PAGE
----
“They were thinking about a lot of things, clearly, but they weren’t thinking about e-mail,” Shipley wrote. “Their brains stopped telling them that they were putting their words and ideas down in indelible digital ink. I can’t think of anything more dangerous.”
The brains of Shipley and Schwalbe—or, for that matter, of anyone who reads “Send”—will likely never be so susceptible. As the e-mails went to and fro last week, seeming occasionally even to cross each other on their trip across (or is it under?) the ocean, the correspondents’ attention to indelibility seemed unwavering.
“This is fun but very meta!” Schwalbe wrote:
I realize I’m discussing something while I’m doing that very thing. You know how DVDs come with "Director’s Commentary" tracks. It’s like I’m recording one of those tracks WHILE directing instead of after!
Again, so many thanks!!!
Not to be outdone (yes — I am quite aware that the phrase previous is a non sequitur but I just felt like it — and it's my blog), John Derbyshire — author, most recently, of "Unknown Quantity: A Real and Imaginary History of Algebra" — reviewed the same book in the April 21, 2007 Wall Street Journal.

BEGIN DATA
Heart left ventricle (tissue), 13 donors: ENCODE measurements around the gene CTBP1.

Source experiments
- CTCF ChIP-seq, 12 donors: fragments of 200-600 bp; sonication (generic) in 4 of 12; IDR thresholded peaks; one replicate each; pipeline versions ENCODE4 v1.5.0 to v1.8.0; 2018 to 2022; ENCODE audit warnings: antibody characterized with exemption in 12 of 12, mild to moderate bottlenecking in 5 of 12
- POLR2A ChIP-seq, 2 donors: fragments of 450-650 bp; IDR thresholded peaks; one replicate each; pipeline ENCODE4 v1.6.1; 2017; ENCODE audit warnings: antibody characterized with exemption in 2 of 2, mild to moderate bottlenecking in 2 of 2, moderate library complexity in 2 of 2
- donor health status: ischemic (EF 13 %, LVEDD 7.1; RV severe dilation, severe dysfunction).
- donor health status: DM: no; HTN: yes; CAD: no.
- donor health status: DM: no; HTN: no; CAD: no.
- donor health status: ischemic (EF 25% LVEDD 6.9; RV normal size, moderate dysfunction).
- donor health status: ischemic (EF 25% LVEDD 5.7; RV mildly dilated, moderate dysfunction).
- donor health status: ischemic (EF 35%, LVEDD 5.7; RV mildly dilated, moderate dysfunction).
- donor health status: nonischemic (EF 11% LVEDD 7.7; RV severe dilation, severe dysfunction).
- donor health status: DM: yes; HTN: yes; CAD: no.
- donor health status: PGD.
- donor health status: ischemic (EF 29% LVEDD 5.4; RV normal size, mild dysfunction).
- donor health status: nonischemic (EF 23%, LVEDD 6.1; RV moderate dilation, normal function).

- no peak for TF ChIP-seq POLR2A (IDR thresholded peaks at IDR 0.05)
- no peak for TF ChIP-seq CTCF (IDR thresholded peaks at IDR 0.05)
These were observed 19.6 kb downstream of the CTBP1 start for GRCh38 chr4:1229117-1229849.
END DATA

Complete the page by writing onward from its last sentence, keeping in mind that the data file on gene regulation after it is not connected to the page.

Derbyshire's review follows.
- To: Emailers
One of the basic rules of good manners hammered into me at an early age was: Don't impose! If one were to see a famous person in the street, for instance, it would be quite wrong to impose on that person's time and privacy by introducing oneself.
It often seems to me that advances in personal-communications technology consist mainly of new ways for us to impose on each other. The cellphone, obliging us to hear one half of other people's conversations, is the most egregious case. Email is not far behind in making new, often unwanted demands on our attention and time.
To be sure, some emails are a proper part of our daily work. Many just replace phone calls or paper mail. Many others, however — especially, as the Journal's own Jared Sandberg has noted in his Cubicle Culture column, those that come to us because our name is on someone's "cc" list or part of a "reply to all" response — are impositions.